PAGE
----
I didn't invent these linking schemes, but I helped test and prove their effectiveness back in the day when they could truly be efficient and effective. And, sad to say, I probably am one of the grand-daddies of link farming. But you can blame Inktomi for being so darned frustrating. Most of you have no idea of what it really means to have to rank on the basis of linkage. I do. I hope we never have to return to those kinds of search engines.
The consequences of all the bad SEO practices since 2001
When Adam Mathes coined the expression "Google bombing", he was only giving a bad name to a practice that actually went back to the days before Google. Adam noticed how effective the technique worked for bloggers, but spammers had been link bombing both Google and Inktomi for years. Well, after the media had their day with the new buzz word, a new generation of SEOs began building their business models on the foundation of link building.
After four years of thousands of SEOs blogging, writing articles, and sharing link-based ranking techniques in forums, FAQs, and eBooks, a large community of business decision-makers has been misled into believing that linkage is the key to ranking on Google. And what is truly sad is that it appears to be more true today than it was two years ago only because Google had to react to the massive onslought of manipulative linking that has mangled its relevance scoring.
All "white hat" SEOs who practice link-building are as guilty as all "black hat" SEOs and spammers of burning down the trees in our forest and destroying the environment in which we optimize. It will be years before SEOs take responsibility for their ill-considered practices. Black hats at least snicker at the idea of ethical optimization and shamelessly promote their Web sites in whatever way they can. They work on volume and build their networks and just adapt to the algorithm changes.
But the rest of the community has bogged itself down in a blind tradition that was a terrible solution to a non-existing problem in the first place. Now they are chained to the link-building treadmill because even the SEOs who realize there is more to search engine optimization have to deal with unrealistic client demands and expectations. The machine has lurched into high gear and tumbled out of control. Maybe a few of the operators notice they are no longer in charge, but most still mindlessly wade through SEO forums blathering about PR (Toolbar PageRank), "quality links", sending out reciprocal and 1-way link requests, and now TrustRank.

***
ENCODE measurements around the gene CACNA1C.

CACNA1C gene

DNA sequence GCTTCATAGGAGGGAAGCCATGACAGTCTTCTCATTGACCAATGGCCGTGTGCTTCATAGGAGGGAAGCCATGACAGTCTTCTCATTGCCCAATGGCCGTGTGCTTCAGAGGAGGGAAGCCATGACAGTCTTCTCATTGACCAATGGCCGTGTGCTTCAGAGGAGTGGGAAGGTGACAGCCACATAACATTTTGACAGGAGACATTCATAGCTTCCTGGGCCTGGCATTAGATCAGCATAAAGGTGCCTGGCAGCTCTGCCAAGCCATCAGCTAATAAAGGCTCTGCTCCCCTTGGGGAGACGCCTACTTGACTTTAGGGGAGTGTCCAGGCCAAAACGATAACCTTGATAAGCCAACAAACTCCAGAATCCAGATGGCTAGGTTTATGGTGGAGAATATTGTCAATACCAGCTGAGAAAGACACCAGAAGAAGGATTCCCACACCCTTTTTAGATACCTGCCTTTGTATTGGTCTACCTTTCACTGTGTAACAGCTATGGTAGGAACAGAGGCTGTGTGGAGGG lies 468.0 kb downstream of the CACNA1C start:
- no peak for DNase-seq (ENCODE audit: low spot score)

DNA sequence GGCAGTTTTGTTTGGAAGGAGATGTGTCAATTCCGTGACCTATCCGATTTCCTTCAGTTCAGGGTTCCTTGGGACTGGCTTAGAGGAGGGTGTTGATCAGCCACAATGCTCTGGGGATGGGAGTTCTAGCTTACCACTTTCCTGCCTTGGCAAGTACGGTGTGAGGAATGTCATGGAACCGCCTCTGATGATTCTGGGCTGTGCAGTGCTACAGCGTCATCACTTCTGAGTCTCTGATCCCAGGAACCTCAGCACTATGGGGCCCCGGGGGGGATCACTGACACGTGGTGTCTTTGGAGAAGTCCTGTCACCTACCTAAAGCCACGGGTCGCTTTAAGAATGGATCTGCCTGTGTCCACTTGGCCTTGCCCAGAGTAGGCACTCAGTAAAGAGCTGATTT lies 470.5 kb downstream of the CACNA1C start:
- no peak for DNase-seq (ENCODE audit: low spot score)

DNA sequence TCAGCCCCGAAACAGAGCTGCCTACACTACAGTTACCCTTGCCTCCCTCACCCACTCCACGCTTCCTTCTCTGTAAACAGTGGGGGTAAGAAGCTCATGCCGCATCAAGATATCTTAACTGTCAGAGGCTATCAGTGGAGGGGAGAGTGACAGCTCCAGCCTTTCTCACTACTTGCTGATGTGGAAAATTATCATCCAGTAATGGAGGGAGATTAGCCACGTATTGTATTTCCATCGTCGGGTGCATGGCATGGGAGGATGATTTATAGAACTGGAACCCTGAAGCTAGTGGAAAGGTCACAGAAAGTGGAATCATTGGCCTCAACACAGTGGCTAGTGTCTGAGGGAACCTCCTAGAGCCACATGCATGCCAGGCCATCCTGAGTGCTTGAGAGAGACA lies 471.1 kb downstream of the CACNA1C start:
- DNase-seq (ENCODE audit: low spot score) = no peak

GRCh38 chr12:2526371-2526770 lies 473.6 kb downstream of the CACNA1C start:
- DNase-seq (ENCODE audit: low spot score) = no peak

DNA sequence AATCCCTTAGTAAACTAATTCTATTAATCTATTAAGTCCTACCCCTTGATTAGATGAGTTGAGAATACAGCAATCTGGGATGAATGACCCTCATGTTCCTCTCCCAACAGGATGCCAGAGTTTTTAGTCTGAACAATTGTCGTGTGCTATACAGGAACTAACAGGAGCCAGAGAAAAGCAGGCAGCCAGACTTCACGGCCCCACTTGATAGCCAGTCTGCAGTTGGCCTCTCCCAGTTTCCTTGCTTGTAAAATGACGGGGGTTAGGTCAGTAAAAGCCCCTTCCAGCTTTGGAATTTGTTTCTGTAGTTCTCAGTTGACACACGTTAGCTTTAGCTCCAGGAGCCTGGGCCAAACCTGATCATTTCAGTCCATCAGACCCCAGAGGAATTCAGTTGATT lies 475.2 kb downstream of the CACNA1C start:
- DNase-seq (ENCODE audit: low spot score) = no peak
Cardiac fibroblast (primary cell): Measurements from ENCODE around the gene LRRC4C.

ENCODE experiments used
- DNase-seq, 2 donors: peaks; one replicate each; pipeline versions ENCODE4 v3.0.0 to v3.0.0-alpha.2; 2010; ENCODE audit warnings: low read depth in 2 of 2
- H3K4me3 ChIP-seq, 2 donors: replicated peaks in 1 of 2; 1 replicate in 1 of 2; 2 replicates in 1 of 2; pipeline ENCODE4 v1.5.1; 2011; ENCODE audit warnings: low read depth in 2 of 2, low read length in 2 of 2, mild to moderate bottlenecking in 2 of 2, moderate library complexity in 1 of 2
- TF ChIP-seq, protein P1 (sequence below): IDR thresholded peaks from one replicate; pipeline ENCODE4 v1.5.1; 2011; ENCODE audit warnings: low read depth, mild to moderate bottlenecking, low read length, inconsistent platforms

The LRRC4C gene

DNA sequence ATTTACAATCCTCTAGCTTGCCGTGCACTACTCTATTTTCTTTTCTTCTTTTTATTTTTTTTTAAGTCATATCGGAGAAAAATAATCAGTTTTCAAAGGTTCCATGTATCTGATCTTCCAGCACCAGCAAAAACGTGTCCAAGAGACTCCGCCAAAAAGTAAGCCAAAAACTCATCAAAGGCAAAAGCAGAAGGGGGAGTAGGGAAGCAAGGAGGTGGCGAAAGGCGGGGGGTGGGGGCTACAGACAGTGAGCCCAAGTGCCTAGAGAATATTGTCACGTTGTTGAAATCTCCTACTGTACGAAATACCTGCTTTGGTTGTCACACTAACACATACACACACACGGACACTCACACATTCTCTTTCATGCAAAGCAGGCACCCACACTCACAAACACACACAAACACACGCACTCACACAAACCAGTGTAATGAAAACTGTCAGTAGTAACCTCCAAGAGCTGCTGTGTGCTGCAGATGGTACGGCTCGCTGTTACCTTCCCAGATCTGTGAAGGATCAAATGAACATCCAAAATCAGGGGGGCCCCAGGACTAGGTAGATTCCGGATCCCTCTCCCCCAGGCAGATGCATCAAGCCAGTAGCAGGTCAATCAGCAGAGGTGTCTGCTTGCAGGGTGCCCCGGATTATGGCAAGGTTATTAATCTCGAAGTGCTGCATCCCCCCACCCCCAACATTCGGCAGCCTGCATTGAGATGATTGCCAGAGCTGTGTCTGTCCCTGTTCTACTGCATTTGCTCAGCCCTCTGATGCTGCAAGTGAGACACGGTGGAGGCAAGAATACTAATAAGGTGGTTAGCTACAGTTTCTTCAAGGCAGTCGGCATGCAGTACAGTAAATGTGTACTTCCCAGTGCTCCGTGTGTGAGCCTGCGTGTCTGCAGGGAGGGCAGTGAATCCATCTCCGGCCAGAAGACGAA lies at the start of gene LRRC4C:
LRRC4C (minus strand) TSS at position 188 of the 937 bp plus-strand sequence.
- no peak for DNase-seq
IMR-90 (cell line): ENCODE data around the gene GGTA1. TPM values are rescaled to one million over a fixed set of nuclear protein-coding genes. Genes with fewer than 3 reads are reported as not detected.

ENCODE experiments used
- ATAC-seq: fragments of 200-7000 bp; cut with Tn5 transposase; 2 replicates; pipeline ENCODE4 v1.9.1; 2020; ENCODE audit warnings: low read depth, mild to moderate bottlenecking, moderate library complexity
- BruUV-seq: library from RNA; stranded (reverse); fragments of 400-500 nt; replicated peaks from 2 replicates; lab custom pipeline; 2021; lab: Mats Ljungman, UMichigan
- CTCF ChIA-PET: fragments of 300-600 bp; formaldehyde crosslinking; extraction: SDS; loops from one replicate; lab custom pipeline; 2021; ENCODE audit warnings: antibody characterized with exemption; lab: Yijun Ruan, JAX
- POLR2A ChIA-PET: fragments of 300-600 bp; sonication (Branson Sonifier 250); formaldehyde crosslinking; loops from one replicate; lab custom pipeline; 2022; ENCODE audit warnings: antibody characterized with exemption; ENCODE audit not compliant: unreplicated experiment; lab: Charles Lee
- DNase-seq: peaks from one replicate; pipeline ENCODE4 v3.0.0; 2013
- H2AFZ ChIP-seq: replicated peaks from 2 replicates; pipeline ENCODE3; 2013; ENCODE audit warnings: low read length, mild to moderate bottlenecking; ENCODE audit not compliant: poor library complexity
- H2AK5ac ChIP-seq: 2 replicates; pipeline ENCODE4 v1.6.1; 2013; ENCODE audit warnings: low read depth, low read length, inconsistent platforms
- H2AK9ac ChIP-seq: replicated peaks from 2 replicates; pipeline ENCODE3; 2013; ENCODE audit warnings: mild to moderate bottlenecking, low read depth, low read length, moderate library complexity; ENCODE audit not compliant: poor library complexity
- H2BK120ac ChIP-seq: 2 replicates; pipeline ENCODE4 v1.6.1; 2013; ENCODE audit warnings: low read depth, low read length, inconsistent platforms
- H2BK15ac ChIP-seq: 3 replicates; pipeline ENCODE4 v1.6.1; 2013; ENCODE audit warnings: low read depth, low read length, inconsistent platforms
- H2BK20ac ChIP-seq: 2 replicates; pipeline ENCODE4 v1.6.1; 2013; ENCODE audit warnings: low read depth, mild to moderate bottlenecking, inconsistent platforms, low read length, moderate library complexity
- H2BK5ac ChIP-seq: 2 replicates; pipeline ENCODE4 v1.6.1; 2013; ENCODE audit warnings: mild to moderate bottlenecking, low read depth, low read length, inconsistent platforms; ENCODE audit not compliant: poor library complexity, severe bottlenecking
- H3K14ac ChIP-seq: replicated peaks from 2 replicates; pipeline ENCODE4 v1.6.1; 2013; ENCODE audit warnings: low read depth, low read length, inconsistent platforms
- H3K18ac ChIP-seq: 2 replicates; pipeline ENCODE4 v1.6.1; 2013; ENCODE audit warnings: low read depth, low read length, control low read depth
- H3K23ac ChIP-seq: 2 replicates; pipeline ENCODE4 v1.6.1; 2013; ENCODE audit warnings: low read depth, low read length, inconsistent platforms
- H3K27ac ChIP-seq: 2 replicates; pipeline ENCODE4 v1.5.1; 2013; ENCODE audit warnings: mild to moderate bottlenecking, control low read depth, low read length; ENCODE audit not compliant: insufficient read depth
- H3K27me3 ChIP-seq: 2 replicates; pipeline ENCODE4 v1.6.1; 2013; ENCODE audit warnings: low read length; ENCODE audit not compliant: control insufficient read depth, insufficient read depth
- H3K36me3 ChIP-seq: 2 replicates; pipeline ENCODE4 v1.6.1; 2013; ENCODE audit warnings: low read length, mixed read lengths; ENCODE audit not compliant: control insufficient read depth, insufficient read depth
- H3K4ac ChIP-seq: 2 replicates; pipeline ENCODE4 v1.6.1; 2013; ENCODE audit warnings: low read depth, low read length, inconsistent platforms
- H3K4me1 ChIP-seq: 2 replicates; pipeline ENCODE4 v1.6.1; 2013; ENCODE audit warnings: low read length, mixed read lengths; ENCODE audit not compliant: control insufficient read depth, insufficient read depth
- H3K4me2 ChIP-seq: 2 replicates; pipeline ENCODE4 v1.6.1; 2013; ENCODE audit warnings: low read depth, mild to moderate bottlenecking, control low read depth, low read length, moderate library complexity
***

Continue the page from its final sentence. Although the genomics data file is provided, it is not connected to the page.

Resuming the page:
How Important Has Trust Become?
Because of SEO "best practices" based on link-building, Google has gradually gone into high anti-link building gear. Since early 2004 the so-called Sandbox Effect has been debated and tested and evaluated in six thousand directions. Consensus now seems to be settling on the idea that new domains are sandboxed because they lack links from Trusted Content Domains. I credit John Scott with being the first to offer the most reasonable explanation, though he now feels somewhat differently about what causes the effect (things do change).
Since mid-2005, Google has implemented filters against fake link directories, scraped content sites, and RSS-feed driven sites. When I warned Danny Sullivan about these kinds of sites in early 2005, he expressed complete and total ignorance of the problem. Swept up in the fake link directory blitz, however, were many "low quality" SEO directories -- directories set up by people for various reasons, including accruing PageRank, helping other sites build up linkage, and gaming Google.
Another problem that began to get attention from SEOs in late 2004, and which has gradually increased in severity, is the transfer of many legitimate content sites to the Supplemental Index. Only over the past few weeks have I found enough bits and pieces from Google to assemble a coherent idea of what the Supplemental Index may be.
With the rollout of Big Daddy in early 2006, Google exacerbated Webmaster frustrations by increasing main index crawling and decreasing supplemental index crawling. Suddenly, everyone started talking about trust as if they knew what was going on. Remember that I said at the beginning of this post that I don't believe anyone outside Google knows what is going on.
How can trust be algorithmically determined?